A week later, another Saturday night, and I find myself in another club. Full of rebellion, wackiness (if a little contrived) and furious energy (though the provenance of that energy is also questionable). This time I was dragged along by the Ponce and TioPepe who was visiting for the weekend from Seville. We went to El Ohm on Gran Via. I have been many times, many, many times to gay clubs, and I told them at the start of the night ‘Look,. boys, I’m just coming for a couple of drinks and then you lot go off to a club, I just don’t fancy going, but you all go….’ and yet here I was, on the dance floor in a sea of buffed muscles and bulging packets. It was the drugs that made me do it, Mother, it was the drugs. There were good pills, a rarity in Spain as far as I can see. For a few hours I vaccillated between Planet Ibiza, and my first rave which was in a house in the countryside in Cambridge. I was loved up, man, I was full of love for my fellow clubbers; I was almost gurning. I felt beautiful. Goddamit, I was beautiful, we were all gorgeous. TioPepe and the Ponce and I hugged, held hands, gave each other little massages and grinned at each other, creating waves of positive energy. But it didn’t seem as though the rest of the club reciprocated. Ah, unrequited love, always such a shame and such a waste of time. You see, for there to be a real rush everyone needs to be on pills, and they obviously weren’t. I looked around at the heaving dancefloor and the most prevalent drug was the testosterone fugging the air like a mist. That and the coke. Bright shining eyes and serious jaws, dancing determinedly as though they were at a Madrid’s Got Talent casting. Shifting eyes left and right, round and round, hunting out cock and nothing else. Gimme more, gimme gimme more, more…. It tickled my fancy that most of these clubbers would go on to a sauna, an afters, God knows where, with an insatiable appetite for sleaze, snorting more lines, smoking a hundred more cigarettes and probably rounding it off with a Viagra to keep that hard on going another seventeen hours. I suppose we were greedy too, after all, altered states are normally about greed, but we wanted more love, more spiritual connection. Here and now it seems they just want everything faster:charged batteries and more sexuality for this St Vitus dance that goes on for ever. There was a happiness missing somehow. But then you’re in a gay club in the heart of Madrid on a Saturday night, it’s not supposed to be happy exactly. How many people are having the time of their lives in a meat market?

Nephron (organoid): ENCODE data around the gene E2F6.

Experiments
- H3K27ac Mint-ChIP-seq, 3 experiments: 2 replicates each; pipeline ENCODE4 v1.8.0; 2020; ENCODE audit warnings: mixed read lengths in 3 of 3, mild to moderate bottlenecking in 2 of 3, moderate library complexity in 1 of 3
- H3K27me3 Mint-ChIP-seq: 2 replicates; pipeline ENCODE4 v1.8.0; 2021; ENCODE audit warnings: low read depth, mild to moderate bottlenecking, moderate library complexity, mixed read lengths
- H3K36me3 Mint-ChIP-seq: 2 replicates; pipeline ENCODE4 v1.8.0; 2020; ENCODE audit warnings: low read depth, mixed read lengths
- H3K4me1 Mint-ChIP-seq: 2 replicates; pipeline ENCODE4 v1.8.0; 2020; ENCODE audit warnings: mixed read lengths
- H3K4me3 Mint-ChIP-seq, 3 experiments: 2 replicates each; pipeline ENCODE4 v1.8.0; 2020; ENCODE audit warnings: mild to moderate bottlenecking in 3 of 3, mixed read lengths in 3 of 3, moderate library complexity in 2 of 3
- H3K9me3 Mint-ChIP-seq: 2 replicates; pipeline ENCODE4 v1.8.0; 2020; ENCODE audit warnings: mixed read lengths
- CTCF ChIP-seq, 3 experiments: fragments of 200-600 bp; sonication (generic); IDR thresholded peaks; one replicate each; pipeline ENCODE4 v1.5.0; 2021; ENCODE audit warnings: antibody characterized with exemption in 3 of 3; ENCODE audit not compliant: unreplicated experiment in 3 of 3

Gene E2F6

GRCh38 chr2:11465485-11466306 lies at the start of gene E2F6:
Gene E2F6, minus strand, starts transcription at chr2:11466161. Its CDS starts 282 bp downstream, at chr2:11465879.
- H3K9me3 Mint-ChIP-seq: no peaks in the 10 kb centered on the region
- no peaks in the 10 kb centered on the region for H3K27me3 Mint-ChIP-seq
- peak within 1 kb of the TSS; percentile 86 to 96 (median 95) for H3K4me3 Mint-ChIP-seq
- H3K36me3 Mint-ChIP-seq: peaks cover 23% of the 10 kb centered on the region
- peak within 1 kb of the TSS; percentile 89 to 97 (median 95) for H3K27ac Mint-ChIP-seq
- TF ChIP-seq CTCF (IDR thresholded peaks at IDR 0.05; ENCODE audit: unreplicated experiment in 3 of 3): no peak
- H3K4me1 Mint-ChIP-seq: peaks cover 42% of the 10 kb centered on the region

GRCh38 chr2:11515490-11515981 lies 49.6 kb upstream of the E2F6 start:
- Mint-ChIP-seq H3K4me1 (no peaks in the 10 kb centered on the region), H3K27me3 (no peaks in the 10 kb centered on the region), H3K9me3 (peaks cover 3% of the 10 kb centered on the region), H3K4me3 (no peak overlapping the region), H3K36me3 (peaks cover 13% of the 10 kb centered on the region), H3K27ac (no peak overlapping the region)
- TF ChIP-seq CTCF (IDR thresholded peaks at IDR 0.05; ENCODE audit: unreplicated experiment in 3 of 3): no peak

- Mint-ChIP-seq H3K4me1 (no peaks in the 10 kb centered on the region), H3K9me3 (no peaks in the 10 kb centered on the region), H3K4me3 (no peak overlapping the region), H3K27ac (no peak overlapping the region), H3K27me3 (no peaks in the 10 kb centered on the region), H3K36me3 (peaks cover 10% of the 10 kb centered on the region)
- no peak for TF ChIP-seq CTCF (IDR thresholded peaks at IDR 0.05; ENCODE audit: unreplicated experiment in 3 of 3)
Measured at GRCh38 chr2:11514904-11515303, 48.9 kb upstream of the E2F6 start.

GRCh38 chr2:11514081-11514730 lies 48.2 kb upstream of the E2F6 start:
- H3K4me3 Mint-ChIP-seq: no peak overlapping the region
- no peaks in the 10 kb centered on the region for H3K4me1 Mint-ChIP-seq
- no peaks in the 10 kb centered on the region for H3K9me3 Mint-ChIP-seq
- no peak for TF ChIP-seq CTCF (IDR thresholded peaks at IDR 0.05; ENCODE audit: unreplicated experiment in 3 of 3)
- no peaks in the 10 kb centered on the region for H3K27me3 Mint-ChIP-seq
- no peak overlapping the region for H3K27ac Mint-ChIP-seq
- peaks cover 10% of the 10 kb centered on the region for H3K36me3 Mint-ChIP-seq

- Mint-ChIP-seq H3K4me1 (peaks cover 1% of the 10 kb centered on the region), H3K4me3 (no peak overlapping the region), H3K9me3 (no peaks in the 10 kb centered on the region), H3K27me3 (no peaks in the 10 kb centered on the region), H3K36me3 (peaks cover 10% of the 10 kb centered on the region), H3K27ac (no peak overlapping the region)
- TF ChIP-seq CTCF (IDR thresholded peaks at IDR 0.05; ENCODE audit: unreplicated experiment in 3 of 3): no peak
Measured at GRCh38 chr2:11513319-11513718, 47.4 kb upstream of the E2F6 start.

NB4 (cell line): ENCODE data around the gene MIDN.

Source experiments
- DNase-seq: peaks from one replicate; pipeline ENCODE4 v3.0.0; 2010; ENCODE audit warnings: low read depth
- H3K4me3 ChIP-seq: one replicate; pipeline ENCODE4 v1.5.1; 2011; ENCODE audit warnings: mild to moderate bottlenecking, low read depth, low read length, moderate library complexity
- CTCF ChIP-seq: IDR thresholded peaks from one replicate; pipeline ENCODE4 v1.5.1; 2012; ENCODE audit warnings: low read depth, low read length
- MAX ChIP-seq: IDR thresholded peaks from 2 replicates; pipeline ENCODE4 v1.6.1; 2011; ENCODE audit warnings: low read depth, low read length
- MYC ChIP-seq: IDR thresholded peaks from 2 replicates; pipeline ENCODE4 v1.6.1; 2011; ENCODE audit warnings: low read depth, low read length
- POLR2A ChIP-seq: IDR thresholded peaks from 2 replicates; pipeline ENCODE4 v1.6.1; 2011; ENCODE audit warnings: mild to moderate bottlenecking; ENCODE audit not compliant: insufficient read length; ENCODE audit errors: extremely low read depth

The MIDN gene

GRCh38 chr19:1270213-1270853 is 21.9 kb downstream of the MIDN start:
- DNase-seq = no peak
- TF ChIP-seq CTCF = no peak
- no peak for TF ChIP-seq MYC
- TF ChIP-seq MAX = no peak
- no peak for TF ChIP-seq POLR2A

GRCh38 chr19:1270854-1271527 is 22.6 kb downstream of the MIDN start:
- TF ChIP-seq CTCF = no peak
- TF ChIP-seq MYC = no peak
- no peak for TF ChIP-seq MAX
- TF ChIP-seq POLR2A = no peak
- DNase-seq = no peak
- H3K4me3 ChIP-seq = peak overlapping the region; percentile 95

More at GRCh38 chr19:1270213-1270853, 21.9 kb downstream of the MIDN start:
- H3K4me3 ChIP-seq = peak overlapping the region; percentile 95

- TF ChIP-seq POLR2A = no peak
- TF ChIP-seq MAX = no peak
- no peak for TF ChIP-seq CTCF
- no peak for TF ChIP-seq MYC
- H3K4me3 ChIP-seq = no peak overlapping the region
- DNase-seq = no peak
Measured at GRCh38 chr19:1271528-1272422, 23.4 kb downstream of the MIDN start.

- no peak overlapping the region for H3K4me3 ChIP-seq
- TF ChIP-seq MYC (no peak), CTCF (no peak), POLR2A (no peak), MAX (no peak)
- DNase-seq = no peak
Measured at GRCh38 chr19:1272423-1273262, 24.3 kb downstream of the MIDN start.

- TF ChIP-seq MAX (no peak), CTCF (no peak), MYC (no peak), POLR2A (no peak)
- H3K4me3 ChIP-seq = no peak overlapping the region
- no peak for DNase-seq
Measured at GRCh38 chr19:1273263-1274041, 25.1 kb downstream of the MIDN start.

The problem with clubs is that I used to love them and now I don’t. In fact, I can barely see why I liked them so much way back then. I listened to myself in the confines of my skull, lucidly twatted, and I sounded old, even to myself. ‘I can’t hear what anyone says, the air is full of smoke and shit, I’m sick of stumbling on broken glass, I don’t like the music, the atmosphere isn’t even any good, I’m going to feel like crap tomorrow and waste a whole day and I don’t really like the people…’ Yes, you are officially your mother now. This and plumping up the sofa cushions, you know you do it, you catch yourself at it… so just deal with it. I went to the toilet and in the cubicle the bowl was swimming with watery cack, the walls were dirty and slick with condensation, there was no paper, and some pig girl had peed all over the seat. Outside a line of loud brittle girls cackled at each other. One of them had a fan which she was wielding like a weapon. Alpha fag hags, God help me. Back on the dancefloor the Ponce and I eyed two impossibly stacked thugs who had stepped out of the pages of a Tom of Finland cartoon book. One of them was enormous, ridiculously tall and plumped up, he had virtually no neck or shoulders, just a humped slope from his earlobes to his elbows. His genitals were struggling to get out of his trousers like a couple of wriggling puppies sealed in a sack. His hair was closely cropped, emphasising his attractive but Neanderthal features. His companion was a slightly smaller version of the same. Same tight t-shirt, different colour. Same musculature, just a little less of it. The Ponce watched them dance, sleepy-eyed and smiling.